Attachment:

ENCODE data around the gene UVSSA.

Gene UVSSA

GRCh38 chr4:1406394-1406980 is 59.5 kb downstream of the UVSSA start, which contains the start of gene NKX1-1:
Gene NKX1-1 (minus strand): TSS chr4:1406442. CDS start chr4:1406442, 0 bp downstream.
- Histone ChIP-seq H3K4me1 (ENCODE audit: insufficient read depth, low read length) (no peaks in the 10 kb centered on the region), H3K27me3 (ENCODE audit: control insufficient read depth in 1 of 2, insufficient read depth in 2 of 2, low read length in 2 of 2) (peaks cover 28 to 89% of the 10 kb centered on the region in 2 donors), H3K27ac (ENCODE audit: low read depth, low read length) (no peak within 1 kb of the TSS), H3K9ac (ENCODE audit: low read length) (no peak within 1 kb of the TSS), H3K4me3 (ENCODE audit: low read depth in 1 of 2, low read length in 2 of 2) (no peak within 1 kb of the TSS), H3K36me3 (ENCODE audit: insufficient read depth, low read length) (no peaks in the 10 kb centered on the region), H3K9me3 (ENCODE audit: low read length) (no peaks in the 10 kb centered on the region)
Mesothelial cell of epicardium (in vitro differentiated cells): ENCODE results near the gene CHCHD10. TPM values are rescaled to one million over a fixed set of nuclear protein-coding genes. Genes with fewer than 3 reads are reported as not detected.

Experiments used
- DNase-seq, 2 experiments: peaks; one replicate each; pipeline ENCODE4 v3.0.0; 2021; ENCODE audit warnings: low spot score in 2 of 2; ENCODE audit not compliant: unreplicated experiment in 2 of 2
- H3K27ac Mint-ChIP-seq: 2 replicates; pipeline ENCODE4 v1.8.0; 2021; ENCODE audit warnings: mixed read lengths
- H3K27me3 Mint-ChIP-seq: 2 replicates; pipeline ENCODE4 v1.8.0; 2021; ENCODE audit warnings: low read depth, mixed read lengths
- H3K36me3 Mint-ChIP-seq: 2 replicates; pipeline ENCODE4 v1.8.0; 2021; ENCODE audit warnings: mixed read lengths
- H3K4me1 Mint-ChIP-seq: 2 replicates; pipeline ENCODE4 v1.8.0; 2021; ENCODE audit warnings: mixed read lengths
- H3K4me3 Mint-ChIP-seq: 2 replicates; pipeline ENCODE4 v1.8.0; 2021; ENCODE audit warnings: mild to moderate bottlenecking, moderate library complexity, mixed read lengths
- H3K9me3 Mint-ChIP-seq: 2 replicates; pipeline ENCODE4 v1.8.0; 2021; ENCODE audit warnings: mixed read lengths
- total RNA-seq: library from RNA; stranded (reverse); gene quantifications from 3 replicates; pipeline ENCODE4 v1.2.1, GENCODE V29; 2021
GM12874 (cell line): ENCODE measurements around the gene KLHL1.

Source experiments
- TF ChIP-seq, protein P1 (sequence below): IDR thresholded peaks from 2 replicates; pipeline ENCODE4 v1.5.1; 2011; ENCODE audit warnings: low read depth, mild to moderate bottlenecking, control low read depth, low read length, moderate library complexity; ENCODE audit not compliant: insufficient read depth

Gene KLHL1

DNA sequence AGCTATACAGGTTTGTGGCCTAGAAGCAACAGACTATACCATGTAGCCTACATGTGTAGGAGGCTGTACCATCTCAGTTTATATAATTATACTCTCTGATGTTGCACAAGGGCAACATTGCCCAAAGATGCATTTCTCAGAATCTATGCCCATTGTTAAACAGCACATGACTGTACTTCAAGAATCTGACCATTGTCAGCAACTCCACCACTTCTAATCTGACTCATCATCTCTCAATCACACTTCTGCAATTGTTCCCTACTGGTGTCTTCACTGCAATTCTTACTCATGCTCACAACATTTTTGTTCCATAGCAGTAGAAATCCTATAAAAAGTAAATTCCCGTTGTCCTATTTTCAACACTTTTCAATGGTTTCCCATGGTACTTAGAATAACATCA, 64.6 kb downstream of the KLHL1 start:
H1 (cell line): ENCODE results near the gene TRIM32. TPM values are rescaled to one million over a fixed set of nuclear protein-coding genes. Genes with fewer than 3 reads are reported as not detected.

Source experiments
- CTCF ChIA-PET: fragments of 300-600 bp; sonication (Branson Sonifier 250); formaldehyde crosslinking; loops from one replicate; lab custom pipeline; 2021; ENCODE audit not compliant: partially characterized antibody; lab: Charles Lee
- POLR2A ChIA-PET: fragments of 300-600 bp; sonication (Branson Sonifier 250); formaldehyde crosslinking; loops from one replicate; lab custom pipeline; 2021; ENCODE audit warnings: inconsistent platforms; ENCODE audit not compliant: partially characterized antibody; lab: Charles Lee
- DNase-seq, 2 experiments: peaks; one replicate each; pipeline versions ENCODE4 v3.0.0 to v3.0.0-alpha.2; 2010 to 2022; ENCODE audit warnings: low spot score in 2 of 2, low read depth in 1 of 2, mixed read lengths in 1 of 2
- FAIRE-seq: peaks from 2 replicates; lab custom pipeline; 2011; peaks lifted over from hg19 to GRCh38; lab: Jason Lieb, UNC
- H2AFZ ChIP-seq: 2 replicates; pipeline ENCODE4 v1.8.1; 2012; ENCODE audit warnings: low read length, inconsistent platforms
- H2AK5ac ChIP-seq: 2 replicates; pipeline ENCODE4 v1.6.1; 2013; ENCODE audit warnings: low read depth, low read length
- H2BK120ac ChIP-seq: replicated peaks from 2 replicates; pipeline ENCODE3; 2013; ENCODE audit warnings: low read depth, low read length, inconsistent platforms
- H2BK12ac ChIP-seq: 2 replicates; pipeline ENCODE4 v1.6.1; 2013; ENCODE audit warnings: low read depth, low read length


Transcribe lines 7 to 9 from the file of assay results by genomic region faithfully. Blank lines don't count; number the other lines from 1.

Experiments used
- DNase-seq, 2 experiments: peaks; one replicate each; pipeline ENCODE4 v3.0.0; 2021; ENCODE audit warnings: low spot score in 2 of 2; ENCODE audit not compliant: unreplicated experiment in 2 of 2
- H3K27ac Mint-ChIP-seq: 2 replicates; pipeline ENCODE4 v1.8.0; 2021; ENCODE audit warnings: mixed read lengths